Everything You Need to Know about 2-D Barcodes

Are 2-D Barcodes Right for Me? Five Questions to Ask Yourself

January 23, 2012 | by Mindy Charski
Catalogs, Creativity, Dimensional Mail, ROI, Social Media, Targeting, Technology, Trends
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If you’re thinking about printing two-dimensional barcodes in your catalog, first ask yourself these five questions:

How strong is my mobile presence?

“This is a mobile-based technology, so everything needs to be mobile optimized,” says Roger Marquis, a marketing consultant who authors the 2D Barcode Strategy blog.

You don’t want to link to content that could be disappointingly hard to view on a smartphone’s screen.

Which code will I use?

You can choose among proprietary codes, such as Microsoft Tags, or open-source ones like QR codes. Many vendors generate codes for free but charge for services like analytics.

The capabilities of the codes vary. Some QR codes, like those catalog printer The Dingley Press offers clients, can be subsequently redirected to different content, which is useful if a code is not performing well or if a catalog will be used for a long time.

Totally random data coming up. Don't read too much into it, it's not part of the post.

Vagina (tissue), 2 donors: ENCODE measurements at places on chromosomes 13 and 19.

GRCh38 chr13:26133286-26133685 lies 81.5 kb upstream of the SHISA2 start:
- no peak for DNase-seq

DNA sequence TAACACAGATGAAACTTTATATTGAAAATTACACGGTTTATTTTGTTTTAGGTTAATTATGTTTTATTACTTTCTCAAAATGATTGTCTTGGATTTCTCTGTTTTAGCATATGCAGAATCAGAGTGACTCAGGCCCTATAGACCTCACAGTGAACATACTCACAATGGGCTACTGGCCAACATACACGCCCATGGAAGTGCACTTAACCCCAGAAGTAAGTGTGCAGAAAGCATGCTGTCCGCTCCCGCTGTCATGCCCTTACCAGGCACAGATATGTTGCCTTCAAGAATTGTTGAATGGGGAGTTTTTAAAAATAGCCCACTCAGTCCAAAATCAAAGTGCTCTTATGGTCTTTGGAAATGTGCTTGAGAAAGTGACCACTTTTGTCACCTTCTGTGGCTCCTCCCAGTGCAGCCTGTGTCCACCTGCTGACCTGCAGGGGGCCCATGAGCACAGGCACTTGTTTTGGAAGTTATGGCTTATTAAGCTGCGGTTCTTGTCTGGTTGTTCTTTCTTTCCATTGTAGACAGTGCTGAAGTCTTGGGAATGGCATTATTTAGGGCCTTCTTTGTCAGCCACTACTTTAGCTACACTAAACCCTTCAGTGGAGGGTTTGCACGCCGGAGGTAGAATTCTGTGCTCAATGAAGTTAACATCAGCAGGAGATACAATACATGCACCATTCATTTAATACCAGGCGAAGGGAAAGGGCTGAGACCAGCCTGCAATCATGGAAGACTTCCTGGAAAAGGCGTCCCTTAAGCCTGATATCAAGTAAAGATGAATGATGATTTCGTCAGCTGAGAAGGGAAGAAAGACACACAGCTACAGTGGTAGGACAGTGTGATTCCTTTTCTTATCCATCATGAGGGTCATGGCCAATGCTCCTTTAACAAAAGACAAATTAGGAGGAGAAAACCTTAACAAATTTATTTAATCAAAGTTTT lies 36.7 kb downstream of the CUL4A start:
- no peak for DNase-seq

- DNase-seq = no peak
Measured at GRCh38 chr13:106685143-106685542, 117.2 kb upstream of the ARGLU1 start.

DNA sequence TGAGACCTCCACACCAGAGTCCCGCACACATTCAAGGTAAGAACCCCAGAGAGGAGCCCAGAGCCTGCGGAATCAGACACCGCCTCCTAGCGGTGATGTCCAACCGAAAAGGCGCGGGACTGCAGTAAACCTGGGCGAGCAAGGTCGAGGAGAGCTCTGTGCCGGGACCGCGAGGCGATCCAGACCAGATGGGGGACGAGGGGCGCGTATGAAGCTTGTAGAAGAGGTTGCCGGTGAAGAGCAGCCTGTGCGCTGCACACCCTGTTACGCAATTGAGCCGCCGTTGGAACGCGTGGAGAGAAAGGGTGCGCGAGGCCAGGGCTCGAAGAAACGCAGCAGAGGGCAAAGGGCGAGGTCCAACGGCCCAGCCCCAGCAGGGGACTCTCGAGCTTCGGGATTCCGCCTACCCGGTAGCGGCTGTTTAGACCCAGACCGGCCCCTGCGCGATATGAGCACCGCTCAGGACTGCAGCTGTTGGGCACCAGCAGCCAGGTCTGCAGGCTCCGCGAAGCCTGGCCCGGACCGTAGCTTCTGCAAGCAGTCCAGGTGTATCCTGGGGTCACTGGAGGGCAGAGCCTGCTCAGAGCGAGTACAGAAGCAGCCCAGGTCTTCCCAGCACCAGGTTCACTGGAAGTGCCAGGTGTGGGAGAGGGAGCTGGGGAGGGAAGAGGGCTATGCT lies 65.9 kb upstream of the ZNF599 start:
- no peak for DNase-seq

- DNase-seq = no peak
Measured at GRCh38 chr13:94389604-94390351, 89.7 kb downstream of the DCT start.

How will I educate and entice my audience?

Not everyone knows what a 2-D barcode is, so it’s a good idea to offer brief, descriptive copy about what to do with the icon. Also, give your prospective customers reasons to scan.

Brookstone, for example, has used phrases such as “Scan the QR code to see online video” and “See more watch winders online.”

Do I understand my targets’ willingness to scan?

Forrester Research found usage of 2-D barcode readers was highest among adults ages 23 to 45 and those with incomes over $70,000. But don’t assume readers outside those demographics will rebuff the concept.

“I ask [catalog clients], ‘When was the last time you measured your audience?’” says Rob Nowak, director of new technology for The Dingley Press. “Do you really know who they are, because as fast as people and technology are changing and working together — a year ago someone who’s never used [social media] is now doing that.”

Am I willing to take these barcodes seriously?

Bringing customers on an unsatisfying journey can be detrimental. “Every bad experience is going to reflect poorly on the brand more than anything else,” Marquis says, “and it’s going to slow down adoption of the technology that much further.”

Catalogs, Creativity, Dimensional Mail, ROI, Social Media, Targeting, Technology, Trends
 
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